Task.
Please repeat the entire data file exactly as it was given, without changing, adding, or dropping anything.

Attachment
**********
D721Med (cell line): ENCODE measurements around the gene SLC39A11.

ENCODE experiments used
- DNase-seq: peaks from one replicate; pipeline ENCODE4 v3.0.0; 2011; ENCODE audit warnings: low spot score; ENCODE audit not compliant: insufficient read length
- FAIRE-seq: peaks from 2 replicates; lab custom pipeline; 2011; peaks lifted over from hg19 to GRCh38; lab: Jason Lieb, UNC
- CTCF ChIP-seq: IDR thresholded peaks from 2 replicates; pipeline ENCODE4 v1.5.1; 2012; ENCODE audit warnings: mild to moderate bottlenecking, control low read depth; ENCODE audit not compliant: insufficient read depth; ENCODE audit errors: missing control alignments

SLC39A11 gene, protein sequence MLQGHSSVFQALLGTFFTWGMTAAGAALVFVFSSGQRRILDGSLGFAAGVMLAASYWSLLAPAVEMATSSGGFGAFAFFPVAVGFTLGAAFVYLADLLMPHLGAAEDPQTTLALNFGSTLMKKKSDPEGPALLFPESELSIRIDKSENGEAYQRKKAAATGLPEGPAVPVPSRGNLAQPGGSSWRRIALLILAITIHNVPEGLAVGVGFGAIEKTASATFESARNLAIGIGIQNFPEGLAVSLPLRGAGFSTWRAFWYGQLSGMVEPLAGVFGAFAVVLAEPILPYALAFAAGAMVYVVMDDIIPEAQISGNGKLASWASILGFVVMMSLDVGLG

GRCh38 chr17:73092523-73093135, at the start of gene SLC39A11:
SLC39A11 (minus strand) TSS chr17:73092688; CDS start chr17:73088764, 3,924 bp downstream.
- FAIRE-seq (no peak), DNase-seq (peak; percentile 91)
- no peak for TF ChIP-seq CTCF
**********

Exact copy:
D721Med (cell line): ENCODE measurements around the gene SLC39A11.

ENCODE experiments used
- DNase-seq: peaks from one replicate; pipeline ENCODE4 v3.0.0; 2011; ENCODE audit warnings: low spot score; ENCODE audit not compliant: insufficient read length
- FAIRE-seq: peaks from 2 replicates; lab custom pipeline; 2011; peaks lifted over from hg19 to GRCh38; lab: Jason Lieb, UNC
- CTCF ChIP-seq: IDR thresholded peaks from 2 replicates; pipeline ENCODE4 v1.5.1; 2012; ENCODE audit warnings: mild to moderate bottlenecking, control low read depth; ENCODE audit not compliant: insufficient read depth; ENCODE audit errors: missing control alignments

SLC39A11 gene, protein sequence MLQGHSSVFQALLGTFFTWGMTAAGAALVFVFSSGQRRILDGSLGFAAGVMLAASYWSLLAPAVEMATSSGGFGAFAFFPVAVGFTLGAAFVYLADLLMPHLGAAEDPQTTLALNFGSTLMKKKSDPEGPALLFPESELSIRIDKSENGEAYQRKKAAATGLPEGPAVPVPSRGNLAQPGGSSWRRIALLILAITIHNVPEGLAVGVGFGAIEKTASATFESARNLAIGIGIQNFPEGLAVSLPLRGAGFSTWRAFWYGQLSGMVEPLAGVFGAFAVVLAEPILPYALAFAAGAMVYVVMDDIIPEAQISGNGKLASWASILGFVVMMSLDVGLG

GRCh38 chr17:73092523-73093135, at the start of gene SLC39A11:
SLC39A11 (minus strand) TSS chr17:73092688; CDS start chr17:73088764, 3,924 bp downstream.
- FAIRE-seq (no peak), DNase-seq (peak; percentile 91)
- no peak for TF ChIP-seq CTCF